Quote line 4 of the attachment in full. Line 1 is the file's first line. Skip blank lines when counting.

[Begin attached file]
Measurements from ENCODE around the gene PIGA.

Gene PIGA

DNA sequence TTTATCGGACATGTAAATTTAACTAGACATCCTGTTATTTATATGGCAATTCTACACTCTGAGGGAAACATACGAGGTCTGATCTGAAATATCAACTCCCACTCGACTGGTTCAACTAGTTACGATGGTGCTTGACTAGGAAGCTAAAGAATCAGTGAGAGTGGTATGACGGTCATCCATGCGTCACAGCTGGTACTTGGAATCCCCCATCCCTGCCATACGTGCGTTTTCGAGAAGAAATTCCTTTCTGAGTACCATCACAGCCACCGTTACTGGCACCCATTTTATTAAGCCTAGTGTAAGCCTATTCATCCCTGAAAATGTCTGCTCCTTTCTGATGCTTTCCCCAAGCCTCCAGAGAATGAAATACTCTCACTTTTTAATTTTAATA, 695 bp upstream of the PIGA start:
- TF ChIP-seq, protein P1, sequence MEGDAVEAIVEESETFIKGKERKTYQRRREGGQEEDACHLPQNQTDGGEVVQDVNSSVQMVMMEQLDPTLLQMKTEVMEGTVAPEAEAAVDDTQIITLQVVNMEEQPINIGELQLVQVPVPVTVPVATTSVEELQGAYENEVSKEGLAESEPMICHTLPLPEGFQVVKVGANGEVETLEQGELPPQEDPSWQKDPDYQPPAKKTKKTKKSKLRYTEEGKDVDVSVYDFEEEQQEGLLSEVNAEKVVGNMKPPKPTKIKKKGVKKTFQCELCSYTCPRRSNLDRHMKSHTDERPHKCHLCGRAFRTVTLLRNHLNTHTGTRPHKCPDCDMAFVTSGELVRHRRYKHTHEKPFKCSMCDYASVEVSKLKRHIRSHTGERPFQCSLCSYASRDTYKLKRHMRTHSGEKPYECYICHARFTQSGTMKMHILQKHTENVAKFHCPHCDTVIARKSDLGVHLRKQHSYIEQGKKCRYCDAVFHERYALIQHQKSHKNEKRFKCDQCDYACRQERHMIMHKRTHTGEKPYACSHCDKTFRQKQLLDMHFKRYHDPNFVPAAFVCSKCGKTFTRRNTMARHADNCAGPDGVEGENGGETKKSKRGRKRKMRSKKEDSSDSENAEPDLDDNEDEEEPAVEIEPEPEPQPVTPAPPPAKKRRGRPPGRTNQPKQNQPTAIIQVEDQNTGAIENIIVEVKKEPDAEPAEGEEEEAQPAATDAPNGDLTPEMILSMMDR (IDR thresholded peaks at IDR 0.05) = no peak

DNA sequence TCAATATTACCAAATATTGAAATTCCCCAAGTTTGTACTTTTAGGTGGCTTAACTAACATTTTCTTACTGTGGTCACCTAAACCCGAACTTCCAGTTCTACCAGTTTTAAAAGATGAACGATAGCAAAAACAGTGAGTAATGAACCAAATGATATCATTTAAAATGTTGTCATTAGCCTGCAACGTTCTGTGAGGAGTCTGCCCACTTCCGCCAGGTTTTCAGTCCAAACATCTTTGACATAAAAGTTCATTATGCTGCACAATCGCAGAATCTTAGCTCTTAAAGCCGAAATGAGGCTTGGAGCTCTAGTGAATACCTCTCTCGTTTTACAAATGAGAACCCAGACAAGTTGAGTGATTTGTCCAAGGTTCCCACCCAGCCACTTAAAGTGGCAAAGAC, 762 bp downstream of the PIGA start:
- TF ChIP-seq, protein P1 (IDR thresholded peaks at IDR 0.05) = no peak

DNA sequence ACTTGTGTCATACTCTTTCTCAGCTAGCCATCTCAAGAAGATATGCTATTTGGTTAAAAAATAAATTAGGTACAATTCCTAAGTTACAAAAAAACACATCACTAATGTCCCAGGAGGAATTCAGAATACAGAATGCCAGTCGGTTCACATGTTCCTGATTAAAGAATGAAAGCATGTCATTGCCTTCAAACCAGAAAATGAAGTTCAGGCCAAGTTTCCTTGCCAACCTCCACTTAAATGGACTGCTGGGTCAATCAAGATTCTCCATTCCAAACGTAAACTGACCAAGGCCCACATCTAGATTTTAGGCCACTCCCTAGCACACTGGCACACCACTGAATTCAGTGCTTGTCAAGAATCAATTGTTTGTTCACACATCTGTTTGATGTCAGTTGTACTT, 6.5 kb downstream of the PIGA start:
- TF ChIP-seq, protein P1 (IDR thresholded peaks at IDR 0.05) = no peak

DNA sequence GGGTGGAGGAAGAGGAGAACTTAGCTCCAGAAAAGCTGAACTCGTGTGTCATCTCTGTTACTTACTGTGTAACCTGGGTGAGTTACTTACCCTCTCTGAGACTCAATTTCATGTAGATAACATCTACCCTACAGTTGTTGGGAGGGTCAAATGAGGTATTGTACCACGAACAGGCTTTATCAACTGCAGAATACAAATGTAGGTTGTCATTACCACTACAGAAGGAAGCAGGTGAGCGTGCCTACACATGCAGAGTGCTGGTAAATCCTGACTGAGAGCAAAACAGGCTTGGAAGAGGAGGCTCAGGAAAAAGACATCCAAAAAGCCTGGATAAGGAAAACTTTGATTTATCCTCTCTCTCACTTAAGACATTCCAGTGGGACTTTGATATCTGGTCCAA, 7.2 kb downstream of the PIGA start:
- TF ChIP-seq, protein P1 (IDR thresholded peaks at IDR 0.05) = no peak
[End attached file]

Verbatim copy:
- TF ChIP-seq, protein P1, sequence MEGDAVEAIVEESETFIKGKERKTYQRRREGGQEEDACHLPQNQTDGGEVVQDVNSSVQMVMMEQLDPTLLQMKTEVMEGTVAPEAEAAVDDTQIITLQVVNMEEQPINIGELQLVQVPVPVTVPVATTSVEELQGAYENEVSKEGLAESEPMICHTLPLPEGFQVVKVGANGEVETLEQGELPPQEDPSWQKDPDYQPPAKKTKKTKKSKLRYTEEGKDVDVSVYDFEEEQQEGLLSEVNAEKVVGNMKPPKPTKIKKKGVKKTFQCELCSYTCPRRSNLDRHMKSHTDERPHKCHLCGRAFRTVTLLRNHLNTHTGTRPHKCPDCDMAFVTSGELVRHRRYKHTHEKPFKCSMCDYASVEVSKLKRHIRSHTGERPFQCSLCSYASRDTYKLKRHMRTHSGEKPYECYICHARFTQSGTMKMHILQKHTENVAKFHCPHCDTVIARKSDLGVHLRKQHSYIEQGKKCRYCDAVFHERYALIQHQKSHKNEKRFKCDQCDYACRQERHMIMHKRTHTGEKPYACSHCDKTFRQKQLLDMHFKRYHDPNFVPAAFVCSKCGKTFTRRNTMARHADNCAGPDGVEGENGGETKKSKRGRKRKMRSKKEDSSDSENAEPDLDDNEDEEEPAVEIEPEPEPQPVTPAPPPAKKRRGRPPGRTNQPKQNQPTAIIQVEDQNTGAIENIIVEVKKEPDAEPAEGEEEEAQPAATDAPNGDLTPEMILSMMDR (IDR thresholded peaks at IDR 0.05) = no peak